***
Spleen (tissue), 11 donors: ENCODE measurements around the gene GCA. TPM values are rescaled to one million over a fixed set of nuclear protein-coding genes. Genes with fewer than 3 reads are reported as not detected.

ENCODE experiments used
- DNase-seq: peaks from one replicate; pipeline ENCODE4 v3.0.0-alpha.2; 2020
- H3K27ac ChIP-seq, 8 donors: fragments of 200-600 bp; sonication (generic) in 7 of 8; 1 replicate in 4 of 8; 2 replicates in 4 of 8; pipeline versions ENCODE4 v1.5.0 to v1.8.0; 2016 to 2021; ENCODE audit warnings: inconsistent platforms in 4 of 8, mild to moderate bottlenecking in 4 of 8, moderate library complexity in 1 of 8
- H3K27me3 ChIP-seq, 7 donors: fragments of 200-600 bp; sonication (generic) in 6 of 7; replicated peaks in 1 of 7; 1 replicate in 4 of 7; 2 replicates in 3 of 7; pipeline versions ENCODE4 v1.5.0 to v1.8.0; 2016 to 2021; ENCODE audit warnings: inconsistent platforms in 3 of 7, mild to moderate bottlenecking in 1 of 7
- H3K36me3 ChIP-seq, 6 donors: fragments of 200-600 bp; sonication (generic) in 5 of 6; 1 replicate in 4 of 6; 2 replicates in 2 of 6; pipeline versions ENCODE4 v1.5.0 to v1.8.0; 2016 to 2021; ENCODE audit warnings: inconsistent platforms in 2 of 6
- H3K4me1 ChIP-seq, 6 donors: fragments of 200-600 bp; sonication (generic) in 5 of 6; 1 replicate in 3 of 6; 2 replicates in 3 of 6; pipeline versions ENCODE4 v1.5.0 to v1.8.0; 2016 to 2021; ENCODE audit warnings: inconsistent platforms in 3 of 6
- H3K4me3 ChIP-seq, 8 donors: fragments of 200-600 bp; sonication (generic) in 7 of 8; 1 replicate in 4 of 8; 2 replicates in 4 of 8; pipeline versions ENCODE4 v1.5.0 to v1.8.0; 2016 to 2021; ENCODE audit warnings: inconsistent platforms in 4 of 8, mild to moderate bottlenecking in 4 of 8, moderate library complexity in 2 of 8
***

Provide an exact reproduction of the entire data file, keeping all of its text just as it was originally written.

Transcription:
Spleen (tissue), 11 donors: ENCODE measurements around the gene GCA. TPM values are rescaled to one million over a fixed set of nuclear protein-coding genes. Genes with fewer than 3 reads are reported as not detected.

ENCODE experiments used
- DNase-seq: peaks from one replicate; pipeline ENCODE4 v3.0.0-alpha.2; 2020
- H3K27ac ChIP-seq, 8 donors: fragments of 200-600 bp; sonication (generic) in 7 of 8; 1 replicate in 4 of 8; 2 replicates in 4 of 8; pipeline versions ENCODE4 v1.5.0 to v1.8.0; 2016 to 2021; ENCODE audit warnings: inconsistent platforms in 4 of 8, mild to moderate bottlenecking in 4 of 8, moderate library complexity in 1 of 8
- H3K27me3 ChIP-seq, 7 donors: fragments of 200-600 bp; sonication (generic) in 6 of 7; replicated peaks in 1 of 7; 1 replicate in 4 of 7; 2 replicates in 3 of 7; pipeline versions ENCODE4 v1.5.0 to v1.8.0; 2016 to 2021; ENCODE audit warnings: inconsistent platforms in 3 of 7, mild to moderate bottlenecking in 1 of 7
- H3K36me3 ChIP-seq, 6 donors: fragments of 200-600 bp; sonication (generic) in 5 of 6; 1 replicate in 4 of 6; 2 replicates in 2 of 6; pipeline versions ENCODE4 v1.5.0 to v1.8.0; 2016 to 2021; ENCODE audit warnings: inconsistent platforms in 2 of 6
- H3K4me1 ChIP-seq, 6 donors: fragments of 200-600 bp; sonication (generic) in 5 of 6; 1 replicate in 3 of 6; 2 replicates in 3 of 6; pipeline versions ENCODE4 v1.5.0 to v1.8.0; 2016 to 2021; ENCODE audit warnings: inconsistent platforms in 3 of 6
- H3K4me3 ChIP-seq, 8 donors: fragments of 200-600 bp; sonication (generic) in 7 of 8; 1 replicate in 4 of 8; 2 replicates in 4 of 8; pipeline versions ENCODE4 v1.5.0 to v1.8.0; 2016 to 2021; ENCODE audit warnings: inconsistent platforms in 4 of 8, mild to moderate bottlenecking in 4 of 8, moderate library complexity in 2 of 8